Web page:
Tiger leveraged multiple auction formats to sell the remaining 15% of the fleet. Throughout the process, Tiger assisted the lender and its consultant in determining cost-effective equipment repairs while managing all aspects of the sale, which included off-site assets in Florida and Georgia, as well as British Columbia and Alberta, Canada.
The net effect of this approach? Through a fivemonth sale process, Prime Equip was able to attain more than a 20% higher recovery (a seven-figure difference for the client) than would have been achieved by going directly to auction.
When to Consider a Blended Approach
To be clear, such a blended approach may not always be possible or even advisable. For some assets, it might make sense to spur a sense of urgency among prospective buyers by going directly to auction in short order. For example, the demand for the equipment could be unusually strong, the mix of assets relatively shallow and the target audience easily reachable. In such cases, the law of supply and demand works in the seller’s favor — buyers will pay top dollar for the assets at auction.
More often, a blended approach is the best course. In most pools, at least 10% to 20% of the assets are challenged or highly specialized. Getting on the phone and negotiating with a foreign buyer or other prospect can often be the best way to recoup maximum value. This is precisely why, when liquidating assets purchased via equity deals, Tiger prefers a blended sale approach conducted within a tight, but not rushed, timeframe.
These investments often help repeat clients advance their competitive strategies. Last year, for example, Keslow Camera (North America’s largest privately held movie and TV production equipment rental house) acquired Clairmont Camera and its operations in Vancouver and Toronto. The move more than quadrupled Keslow’s anamorphic and vintage lens inventory and added a substantial range of custom camera equipment to its portfolio. Naturally, it also led to some equipment redundancies.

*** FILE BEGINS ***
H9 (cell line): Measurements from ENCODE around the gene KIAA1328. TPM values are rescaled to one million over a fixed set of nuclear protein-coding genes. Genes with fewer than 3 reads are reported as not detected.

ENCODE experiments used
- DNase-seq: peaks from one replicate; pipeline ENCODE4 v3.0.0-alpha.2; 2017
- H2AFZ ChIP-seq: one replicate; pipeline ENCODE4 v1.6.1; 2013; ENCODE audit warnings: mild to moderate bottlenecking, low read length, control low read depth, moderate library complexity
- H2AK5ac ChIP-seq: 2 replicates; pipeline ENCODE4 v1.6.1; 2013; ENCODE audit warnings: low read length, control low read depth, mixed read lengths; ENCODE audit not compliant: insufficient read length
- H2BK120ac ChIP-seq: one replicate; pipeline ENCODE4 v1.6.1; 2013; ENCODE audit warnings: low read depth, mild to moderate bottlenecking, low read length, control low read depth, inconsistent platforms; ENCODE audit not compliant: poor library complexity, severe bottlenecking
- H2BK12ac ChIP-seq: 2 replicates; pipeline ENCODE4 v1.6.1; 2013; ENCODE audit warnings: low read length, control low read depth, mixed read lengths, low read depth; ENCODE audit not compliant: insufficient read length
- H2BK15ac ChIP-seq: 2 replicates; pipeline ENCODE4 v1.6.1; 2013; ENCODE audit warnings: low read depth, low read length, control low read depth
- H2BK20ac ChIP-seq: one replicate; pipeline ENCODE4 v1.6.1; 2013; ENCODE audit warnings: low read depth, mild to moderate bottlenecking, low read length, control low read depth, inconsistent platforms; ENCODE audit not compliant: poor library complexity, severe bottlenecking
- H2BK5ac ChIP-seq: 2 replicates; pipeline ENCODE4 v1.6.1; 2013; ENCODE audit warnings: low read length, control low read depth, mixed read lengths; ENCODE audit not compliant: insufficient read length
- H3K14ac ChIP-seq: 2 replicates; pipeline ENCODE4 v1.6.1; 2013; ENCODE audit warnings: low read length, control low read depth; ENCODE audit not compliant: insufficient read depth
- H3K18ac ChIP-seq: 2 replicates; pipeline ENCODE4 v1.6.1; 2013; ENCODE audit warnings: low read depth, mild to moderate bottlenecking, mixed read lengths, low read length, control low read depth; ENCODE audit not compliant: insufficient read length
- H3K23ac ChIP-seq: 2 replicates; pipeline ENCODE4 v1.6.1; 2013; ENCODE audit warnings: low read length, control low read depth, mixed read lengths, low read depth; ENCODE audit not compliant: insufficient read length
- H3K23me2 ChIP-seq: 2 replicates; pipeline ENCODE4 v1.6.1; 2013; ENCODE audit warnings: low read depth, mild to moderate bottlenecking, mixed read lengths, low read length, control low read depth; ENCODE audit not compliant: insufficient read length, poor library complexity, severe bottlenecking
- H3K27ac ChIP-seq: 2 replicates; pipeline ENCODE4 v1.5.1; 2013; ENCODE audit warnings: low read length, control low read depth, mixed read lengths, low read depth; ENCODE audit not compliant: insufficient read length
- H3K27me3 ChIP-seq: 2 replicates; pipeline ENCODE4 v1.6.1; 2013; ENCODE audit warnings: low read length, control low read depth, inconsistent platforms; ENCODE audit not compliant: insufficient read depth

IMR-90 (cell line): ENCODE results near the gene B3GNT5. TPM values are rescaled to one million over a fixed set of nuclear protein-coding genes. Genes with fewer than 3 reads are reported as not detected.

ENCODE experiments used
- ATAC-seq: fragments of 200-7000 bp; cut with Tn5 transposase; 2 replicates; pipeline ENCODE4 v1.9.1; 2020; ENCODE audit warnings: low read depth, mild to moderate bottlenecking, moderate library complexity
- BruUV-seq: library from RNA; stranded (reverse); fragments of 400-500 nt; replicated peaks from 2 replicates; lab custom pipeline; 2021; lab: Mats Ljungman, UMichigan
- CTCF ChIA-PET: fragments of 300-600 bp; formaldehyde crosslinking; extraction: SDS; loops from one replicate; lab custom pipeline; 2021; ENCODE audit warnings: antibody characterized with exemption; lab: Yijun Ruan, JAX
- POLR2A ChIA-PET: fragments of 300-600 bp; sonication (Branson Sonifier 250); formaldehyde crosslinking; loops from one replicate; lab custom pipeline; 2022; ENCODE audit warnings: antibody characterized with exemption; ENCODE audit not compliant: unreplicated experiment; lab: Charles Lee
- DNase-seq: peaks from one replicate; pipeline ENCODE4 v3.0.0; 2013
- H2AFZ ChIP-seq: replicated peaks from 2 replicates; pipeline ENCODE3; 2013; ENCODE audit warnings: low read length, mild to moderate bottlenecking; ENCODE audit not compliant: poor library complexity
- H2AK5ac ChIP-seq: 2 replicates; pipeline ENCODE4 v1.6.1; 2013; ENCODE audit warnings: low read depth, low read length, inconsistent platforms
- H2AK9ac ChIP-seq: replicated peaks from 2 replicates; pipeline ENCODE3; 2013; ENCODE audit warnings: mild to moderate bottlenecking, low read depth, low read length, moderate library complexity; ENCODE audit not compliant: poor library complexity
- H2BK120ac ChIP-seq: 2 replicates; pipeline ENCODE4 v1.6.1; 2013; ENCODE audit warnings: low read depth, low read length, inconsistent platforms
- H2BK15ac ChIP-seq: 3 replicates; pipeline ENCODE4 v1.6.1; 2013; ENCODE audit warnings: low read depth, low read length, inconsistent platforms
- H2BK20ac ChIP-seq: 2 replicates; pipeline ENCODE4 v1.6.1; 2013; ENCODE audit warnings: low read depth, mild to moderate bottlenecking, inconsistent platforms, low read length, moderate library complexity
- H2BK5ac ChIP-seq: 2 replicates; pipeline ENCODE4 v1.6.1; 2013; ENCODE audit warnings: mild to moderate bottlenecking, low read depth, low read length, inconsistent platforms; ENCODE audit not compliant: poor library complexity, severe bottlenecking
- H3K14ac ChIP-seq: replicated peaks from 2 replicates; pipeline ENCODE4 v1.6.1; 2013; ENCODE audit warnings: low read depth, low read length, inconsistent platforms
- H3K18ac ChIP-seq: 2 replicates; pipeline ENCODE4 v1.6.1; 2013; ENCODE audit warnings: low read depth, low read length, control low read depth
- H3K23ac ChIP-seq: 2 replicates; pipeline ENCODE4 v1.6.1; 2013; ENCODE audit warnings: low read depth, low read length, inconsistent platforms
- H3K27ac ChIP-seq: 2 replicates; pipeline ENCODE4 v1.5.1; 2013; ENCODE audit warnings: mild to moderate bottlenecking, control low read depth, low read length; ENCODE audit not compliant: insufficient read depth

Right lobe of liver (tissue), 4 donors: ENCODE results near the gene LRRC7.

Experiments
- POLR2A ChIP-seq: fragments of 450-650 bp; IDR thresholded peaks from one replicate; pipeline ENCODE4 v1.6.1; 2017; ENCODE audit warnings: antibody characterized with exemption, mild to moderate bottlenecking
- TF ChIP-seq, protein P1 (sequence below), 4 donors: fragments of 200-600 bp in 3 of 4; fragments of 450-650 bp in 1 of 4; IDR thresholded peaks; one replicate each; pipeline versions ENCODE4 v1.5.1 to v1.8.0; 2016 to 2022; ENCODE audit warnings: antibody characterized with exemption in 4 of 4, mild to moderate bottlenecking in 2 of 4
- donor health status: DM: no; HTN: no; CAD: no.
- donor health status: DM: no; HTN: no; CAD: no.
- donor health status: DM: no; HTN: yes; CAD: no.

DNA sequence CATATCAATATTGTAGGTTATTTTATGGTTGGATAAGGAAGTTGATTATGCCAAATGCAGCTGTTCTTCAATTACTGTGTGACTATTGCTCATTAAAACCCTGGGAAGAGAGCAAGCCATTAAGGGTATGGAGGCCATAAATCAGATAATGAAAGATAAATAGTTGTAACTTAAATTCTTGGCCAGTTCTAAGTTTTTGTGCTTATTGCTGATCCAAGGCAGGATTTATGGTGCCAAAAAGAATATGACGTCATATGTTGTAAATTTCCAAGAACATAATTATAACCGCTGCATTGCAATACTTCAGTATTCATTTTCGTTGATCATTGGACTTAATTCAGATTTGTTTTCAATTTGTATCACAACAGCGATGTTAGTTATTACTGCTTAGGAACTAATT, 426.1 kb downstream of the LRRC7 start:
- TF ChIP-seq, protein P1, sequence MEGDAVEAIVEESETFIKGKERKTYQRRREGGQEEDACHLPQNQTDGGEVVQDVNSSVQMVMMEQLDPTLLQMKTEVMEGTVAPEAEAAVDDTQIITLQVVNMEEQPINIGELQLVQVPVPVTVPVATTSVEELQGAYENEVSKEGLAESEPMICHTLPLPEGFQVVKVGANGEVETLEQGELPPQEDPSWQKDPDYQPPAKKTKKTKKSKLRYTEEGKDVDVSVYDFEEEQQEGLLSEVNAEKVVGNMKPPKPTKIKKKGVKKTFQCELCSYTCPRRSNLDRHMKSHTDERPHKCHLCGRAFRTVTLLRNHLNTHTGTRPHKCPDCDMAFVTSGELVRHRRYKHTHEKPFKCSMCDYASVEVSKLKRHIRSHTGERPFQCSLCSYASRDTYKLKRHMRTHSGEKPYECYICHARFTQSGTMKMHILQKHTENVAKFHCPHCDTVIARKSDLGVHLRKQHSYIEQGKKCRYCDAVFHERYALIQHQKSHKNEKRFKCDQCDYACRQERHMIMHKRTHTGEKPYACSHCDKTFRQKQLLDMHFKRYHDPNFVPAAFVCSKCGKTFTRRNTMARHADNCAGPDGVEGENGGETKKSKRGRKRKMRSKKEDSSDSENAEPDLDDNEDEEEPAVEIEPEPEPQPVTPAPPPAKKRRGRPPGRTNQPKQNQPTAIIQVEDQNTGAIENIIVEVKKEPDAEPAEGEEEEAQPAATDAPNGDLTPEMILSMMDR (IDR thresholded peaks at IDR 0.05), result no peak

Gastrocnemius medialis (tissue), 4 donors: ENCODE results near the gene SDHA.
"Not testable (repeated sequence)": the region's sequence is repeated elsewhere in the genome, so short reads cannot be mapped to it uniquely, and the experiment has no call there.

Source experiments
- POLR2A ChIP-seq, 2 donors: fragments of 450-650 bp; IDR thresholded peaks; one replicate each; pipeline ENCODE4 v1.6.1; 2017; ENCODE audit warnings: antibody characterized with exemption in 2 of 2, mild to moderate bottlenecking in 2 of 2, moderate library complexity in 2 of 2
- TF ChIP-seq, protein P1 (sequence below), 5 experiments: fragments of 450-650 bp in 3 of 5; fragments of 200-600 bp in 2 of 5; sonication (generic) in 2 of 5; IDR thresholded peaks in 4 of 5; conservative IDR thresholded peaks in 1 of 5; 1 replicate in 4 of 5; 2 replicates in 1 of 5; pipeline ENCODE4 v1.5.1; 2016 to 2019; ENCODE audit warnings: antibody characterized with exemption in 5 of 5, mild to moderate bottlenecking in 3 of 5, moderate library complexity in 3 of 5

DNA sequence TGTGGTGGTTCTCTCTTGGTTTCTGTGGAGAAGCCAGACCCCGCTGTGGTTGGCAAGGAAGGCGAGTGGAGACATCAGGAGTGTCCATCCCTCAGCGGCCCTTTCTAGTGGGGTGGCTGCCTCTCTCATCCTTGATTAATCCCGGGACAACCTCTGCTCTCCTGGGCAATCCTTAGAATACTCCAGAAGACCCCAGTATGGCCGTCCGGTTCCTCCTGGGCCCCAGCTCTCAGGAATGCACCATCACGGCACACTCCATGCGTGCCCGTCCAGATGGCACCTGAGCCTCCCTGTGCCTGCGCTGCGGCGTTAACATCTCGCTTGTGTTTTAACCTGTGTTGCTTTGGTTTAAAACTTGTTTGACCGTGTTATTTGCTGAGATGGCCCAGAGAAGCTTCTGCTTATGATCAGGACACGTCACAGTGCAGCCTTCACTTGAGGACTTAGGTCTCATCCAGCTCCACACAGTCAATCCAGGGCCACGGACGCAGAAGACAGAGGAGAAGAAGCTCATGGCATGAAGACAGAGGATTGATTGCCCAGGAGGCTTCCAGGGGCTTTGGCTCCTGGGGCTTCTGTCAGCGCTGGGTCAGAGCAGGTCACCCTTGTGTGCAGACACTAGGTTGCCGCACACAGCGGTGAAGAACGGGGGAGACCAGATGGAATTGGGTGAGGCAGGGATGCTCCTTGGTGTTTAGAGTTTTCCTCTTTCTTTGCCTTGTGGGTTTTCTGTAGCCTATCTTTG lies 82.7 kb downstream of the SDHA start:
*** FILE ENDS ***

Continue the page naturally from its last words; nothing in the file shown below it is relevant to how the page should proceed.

Tiger, in cooperation with a JV partner, purchased this inventory and sold it via a blended process involving both auctions and direct sales. Our acquisition of this equipment — the sale was one of the largest dispositions of assets of this type in recent memory — helped provide significant operating capital to Keslow.
The strategy involved, first, tapping prospective buyers in international markets — predominantly China, India and the Middle East — with known appetites for these categories of production equipment.
International direct sales efforts successfully moved about a third of the available equipment while initial multiformat auctions disposed of another third. An additional round of direct sales at adjusted market pricing, followed by a final auction, completed the disposition. For Keslow, the blended approach yielded a gross recovery result at least 15% higher than an auction would have achieved. And this is a conservative estimate. If this large volume of assets had immediately been auctioned at the beginning of the process, the price erosion could have been far greater, proving the blended approach even more effective.
While a multi-phase liquidation process is not likely to hit the numbers listed in an orderly liquidation value appraisal, it typically outperforms direct-to-auction sales. Appraisal values exist in a vacuum. Liquidations, on the other hand, often occur amid a storm of unanticipated challenges. Lenders can best protect themselves by understanding this reality, reading appraisal narratives that offer valuable warnings and through early employment of recovery professionals offering the full bandwidth of services to apply turnkey, liquidation and any other strategies which may help provide the highest and best possible recoveries.
Moritt Hock & Hamroff counsel Theresa Driscoll takes a look at the recent Second Circuit Momentive decision and uses it to examine the importance of clarity in drafting loan documents and understanding what loan documents say, especially when a lender needs to enforce its rights.